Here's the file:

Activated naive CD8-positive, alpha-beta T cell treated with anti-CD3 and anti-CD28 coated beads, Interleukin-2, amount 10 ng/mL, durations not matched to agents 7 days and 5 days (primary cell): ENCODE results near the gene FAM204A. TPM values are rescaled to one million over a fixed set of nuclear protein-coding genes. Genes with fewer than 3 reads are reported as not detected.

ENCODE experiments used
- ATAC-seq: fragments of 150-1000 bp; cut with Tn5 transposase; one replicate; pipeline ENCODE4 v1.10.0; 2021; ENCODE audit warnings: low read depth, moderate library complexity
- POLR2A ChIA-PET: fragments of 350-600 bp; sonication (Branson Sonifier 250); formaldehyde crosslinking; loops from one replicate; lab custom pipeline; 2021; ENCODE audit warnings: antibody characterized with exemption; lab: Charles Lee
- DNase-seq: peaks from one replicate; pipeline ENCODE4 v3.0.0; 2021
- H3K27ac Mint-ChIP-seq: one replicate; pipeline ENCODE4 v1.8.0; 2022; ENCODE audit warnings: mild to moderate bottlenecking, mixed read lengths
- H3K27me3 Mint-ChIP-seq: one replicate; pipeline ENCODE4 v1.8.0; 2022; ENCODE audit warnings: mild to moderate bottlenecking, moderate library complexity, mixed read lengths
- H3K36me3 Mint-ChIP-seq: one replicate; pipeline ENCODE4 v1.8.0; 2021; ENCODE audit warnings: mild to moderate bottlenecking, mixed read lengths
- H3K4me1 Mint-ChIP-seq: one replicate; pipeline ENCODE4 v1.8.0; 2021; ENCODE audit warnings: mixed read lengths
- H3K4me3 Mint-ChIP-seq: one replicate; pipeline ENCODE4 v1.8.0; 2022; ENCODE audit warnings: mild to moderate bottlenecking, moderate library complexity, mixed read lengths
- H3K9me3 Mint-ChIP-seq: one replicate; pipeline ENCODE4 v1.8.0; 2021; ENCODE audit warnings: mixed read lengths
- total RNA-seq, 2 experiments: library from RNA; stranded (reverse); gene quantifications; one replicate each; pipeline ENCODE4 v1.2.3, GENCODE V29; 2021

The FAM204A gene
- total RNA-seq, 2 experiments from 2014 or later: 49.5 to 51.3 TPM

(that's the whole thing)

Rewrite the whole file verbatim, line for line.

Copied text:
Activated naive CD8-positive, alpha-beta T cell treated with anti-CD3 and anti-CD28 coated beads, Interleukin-2, amount 10 ng/mL, durations not matched to agents 7 days and 5 days (primary cell): ENCODE results near the gene FAM204A. TPM values are rescaled to one million over a fixed set of nuclear protein-coding genes. Genes with fewer than 3 reads are reported as not detected.

ENCODE experiments used
- ATAC-seq: fragments of 150-1000 bp; cut with Tn5 transposase; one replicate; pipeline ENCODE4 v1.10.0; 2021; ENCODE audit warnings: low read depth, moderate library complexity
- POLR2A ChIA-PET: fragments of 350-600 bp; sonication (Branson Sonifier 250); formaldehyde crosslinking; loops from one replicate; lab custom pipeline; 2021; ENCODE audit warnings: antibody characterized with exemption; lab: Charles Lee
- DNase-seq: peaks from one replicate; pipeline ENCODE4 v3.0.0; 2021
- H3K27ac Mint-ChIP-seq: one replicate; pipeline ENCODE4 v1.8.0; 2022; ENCODE audit warnings: mild to moderate bottlenecking, mixed read lengths
- H3K27me3 Mint-ChIP-seq: one replicate; pipeline ENCODE4 v1.8.0; 2022; ENCODE audit warnings: mild to moderate bottlenecking, moderate library complexity, mixed read lengths
- H3K36me3 Mint-ChIP-seq: one replicate; pipeline ENCODE4 v1.8.0; 2021; ENCODE audit warnings: mild to moderate bottlenecking, mixed read lengths
- H3K4me1 Mint-ChIP-seq: one replicate; pipeline ENCODE4 v1.8.0; 2021; ENCODE audit warnings: mixed read lengths
- H3K4me3 Mint-ChIP-seq: one replicate; pipeline ENCODE4 v1.8.0; 2022; ENCODE audit warnings: mild to moderate bottlenecking, moderate library complexity, mixed read lengths
- H3K9me3 Mint-ChIP-seq: one replicate; pipeline ENCODE4 v1.8.0; 2021; ENCODE audit warnings: mixed read lengths
- total RNA-seq, 2 experiments: library from RNA; stranded (reverse); gene quantifications; one replicate each; pipeline ENCODE4 v1.2.3, GENCODE V29; 2021

The FAM204A gene
- total RNA-seq, 2 experiments from 2014 or later: 49.5 to 51.3 TPM